Money Management Tips for the New Recruits and Recent Graduates

Joining the military is one of the greatest adventures you will ever experience. But life changes significantly once you join the military. One common experience many military members have is that they are earning more money than they have ever earned before, and there is no one telling them how to manage it. To top…
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Joining the military is one of the greatest adventures you will ever experience. But life changes significantly once you join the military.

One common experience many military members have is that they are earning more money than they have ever earned before, and there is no one telling them how to manage it. To top it off, much of the income is considered disposable income (meaning you can spend it on anything), because your basic needs such as food and housing are covered by the military. I have seen many young military members get trapped under debt because they managed their money poorly.

Money Management Tips for the New Recruit

If there is one key to financial success, it is this: spend less than you earn. There is no way to achieve wealth, or even a comfortable standard of living, if you cannot follow that single rule. There are several other keys to financial success, which I will outline below.

Spend less than you earn. Many new recruits get swept away by their first real paycheck, but they don’t understand how easy it is to spend it all and have nothing to show for it. A few small monthly payments add up quickly. A cell phone, car payment, car insurance, gas, internet, cable, and other services can easily add up to several hundred dollars per month – making your paycheck disappear more quickly than you thought it would.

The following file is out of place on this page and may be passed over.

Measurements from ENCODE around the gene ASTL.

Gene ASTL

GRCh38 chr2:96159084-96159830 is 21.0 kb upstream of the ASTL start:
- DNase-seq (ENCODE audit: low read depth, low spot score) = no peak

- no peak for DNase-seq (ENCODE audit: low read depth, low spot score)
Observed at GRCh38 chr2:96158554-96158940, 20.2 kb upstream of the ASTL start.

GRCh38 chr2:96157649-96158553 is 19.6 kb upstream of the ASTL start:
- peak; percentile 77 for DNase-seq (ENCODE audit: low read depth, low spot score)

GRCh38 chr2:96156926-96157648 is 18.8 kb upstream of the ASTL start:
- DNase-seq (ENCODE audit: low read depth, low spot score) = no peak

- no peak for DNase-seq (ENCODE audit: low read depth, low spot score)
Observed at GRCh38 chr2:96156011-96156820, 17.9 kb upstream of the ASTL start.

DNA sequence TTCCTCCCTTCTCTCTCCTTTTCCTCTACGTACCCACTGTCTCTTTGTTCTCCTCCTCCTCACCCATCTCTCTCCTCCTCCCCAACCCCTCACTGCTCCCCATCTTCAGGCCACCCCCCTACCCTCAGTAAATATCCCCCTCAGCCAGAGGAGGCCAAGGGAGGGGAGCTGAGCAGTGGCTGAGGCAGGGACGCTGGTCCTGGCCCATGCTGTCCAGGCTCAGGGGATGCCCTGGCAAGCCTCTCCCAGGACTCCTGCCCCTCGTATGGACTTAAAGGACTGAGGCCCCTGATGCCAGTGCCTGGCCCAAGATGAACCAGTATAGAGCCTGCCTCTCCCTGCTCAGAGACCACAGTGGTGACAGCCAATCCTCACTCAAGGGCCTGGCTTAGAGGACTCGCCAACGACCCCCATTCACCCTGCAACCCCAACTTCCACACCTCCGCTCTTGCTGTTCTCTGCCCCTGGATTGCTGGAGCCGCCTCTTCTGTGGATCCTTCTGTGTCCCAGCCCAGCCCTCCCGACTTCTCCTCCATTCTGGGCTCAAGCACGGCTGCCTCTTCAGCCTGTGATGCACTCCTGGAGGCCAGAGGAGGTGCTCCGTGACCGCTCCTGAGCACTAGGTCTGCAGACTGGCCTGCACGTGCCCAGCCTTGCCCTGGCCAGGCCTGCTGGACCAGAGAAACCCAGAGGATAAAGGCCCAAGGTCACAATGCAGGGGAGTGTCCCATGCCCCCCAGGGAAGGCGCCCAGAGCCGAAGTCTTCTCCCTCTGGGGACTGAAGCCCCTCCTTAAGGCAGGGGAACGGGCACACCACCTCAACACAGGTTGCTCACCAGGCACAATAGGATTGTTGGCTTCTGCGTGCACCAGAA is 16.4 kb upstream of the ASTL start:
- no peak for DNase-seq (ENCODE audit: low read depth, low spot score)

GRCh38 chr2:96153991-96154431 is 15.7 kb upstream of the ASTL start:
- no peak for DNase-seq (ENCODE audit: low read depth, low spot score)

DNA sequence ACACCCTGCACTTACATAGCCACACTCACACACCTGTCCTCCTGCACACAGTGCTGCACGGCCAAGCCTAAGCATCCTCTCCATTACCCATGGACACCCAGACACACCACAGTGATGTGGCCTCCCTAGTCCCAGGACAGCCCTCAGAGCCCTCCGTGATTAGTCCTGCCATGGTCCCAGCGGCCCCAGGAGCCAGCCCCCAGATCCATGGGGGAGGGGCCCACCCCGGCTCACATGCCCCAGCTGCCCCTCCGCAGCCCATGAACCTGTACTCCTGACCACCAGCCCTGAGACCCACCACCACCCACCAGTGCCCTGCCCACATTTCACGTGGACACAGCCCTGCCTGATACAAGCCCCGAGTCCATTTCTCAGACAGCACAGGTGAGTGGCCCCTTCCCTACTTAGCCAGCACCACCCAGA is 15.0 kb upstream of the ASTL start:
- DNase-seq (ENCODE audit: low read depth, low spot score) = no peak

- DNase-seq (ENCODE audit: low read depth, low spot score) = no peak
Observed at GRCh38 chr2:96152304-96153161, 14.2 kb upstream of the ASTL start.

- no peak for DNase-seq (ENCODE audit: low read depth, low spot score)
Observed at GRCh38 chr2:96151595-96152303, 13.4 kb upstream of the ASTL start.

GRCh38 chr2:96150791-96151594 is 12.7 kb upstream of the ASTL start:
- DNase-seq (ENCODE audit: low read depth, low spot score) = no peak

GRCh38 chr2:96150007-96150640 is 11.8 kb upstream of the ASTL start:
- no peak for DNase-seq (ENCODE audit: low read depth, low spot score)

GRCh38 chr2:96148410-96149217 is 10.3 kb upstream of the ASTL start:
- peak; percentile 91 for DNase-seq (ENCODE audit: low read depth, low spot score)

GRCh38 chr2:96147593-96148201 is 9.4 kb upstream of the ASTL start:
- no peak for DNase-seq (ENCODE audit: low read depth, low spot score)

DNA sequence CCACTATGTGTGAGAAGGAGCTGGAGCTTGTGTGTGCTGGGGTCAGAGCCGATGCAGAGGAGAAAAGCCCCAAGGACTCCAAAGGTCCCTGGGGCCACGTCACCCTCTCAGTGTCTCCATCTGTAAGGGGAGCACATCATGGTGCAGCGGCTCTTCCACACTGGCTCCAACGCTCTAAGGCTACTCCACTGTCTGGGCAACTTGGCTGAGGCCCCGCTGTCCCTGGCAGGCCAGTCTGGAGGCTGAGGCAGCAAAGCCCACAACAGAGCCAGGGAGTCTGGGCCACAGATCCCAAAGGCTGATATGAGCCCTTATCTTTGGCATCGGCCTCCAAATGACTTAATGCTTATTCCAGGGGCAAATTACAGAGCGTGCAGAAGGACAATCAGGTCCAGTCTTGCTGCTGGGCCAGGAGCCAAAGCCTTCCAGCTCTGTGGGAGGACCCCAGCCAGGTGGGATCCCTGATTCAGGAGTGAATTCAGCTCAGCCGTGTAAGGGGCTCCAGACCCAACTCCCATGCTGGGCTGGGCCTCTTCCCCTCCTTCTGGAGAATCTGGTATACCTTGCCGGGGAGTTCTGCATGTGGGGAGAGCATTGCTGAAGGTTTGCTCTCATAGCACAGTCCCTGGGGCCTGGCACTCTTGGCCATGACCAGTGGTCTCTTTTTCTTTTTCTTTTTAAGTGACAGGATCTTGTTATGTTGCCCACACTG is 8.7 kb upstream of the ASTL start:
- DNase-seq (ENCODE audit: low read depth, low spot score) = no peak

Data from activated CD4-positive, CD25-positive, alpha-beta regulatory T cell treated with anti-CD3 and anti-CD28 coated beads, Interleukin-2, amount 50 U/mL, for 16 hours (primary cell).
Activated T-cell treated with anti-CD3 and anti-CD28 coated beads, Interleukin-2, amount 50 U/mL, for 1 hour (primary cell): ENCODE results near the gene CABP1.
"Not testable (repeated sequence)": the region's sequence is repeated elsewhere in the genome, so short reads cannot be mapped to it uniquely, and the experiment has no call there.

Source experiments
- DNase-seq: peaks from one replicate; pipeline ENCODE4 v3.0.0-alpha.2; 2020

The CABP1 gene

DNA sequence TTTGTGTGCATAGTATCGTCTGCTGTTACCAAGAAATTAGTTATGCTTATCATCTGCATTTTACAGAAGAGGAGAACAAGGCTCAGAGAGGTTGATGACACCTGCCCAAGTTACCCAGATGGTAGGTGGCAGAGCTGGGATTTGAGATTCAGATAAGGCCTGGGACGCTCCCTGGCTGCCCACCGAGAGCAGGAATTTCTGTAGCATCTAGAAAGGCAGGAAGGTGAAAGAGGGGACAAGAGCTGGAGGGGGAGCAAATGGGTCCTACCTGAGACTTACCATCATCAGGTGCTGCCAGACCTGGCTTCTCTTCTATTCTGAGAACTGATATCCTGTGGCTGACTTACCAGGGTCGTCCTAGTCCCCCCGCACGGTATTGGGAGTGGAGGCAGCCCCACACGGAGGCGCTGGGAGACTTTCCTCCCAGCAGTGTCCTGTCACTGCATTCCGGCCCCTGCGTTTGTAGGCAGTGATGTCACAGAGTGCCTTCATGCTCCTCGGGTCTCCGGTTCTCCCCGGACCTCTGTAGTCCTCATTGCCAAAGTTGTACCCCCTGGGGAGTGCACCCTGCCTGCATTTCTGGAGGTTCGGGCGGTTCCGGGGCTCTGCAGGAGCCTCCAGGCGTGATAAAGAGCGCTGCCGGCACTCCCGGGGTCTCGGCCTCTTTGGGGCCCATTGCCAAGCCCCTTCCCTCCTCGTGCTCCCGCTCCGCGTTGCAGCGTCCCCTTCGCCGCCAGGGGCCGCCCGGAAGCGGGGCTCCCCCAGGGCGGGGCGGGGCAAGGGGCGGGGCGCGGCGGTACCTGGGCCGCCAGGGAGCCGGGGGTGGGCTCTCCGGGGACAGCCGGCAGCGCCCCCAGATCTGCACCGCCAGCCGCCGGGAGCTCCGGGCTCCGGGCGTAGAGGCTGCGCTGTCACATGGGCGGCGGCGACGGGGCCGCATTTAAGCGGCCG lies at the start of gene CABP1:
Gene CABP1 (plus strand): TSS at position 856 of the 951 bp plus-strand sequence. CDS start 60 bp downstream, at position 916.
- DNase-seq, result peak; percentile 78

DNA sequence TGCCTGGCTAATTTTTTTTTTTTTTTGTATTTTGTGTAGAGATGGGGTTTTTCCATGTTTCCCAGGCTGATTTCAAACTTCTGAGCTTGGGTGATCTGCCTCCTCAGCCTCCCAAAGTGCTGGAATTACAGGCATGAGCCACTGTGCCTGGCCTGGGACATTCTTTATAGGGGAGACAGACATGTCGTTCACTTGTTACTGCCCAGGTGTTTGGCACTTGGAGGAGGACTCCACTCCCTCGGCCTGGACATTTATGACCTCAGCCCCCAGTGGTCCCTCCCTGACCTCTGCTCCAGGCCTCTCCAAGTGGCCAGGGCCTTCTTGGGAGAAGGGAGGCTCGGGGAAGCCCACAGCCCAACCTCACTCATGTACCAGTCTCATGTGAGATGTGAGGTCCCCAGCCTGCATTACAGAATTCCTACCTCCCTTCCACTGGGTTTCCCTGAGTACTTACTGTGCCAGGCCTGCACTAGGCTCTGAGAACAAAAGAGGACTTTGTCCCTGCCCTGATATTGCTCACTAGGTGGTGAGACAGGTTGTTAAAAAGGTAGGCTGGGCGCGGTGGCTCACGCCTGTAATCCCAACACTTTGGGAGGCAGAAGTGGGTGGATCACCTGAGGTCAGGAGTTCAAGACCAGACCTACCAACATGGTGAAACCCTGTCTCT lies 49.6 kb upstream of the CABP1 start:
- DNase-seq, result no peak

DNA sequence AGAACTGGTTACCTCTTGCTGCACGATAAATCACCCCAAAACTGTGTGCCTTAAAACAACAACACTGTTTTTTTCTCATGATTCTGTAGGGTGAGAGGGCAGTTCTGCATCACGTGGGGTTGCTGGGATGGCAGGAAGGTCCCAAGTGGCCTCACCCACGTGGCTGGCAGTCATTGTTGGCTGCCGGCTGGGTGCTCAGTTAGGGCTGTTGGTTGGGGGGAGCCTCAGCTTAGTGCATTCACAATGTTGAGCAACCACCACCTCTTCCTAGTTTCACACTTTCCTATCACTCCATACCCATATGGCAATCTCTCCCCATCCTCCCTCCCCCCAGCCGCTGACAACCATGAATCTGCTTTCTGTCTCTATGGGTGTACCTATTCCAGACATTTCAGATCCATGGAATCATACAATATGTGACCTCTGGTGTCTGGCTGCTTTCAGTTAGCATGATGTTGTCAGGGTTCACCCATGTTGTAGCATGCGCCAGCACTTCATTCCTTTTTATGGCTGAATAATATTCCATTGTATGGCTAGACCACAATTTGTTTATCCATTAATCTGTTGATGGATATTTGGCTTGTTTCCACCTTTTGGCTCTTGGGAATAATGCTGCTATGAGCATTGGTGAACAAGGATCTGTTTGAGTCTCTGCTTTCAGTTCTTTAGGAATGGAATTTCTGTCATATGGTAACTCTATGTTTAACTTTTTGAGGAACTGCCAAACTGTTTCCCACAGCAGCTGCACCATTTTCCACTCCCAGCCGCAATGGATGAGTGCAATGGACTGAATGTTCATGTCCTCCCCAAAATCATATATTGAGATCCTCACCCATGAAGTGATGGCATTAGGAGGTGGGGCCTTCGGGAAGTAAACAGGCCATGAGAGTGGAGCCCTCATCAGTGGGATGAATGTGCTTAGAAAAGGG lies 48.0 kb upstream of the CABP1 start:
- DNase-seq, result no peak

The first thing you should do is set up a basic budget by tracking your spending for the first few months to help you get an idea of how much money you are bringing in after taxes and how much you are spending on regular expenses (the bills mentioned above) and irregular expenses such as haircuts, uniform expenses, eating out, etc. Then you will have a good idea of  how much you can spend without spending too much every month.

You can set up a budget with a notebook and paper, or use a software program such as You Need a Budget to help you create and track a budget.

Build an emergency fund. I recommend everyone start an emergency fund to be used for any unexpected expense that needs to be handled quickly… things like a plane ride home, car repairs, etc. You should keep it in a regular savings account so you have access to it quickly, but you shouldn’t use the funds for things like pizza and beer. It should only be used for emergencies. How much should you put in your emergency fund? It depends on your needs, but I would recommend enough to cover a last minute airline ticket or similar expenses, or about $1,000.

Save money. In addition to an emergency fund you will want to save money for other things. Maybe you want to buy a car in the near future, plan a vacation, or buy that special girl a ring… It’s up to you. But it’s better to have some money saved so you don’t have to go into debt.

Avoid Debt. Once you have your basic budget working, try to stick to it to avoid getting into debt. Debt can have a negative impact on your financial future, and excessive debt can get you discharged from the military. If you can’t afford it, then wait until you can. Remember, the key to financial success is spending less than you earn.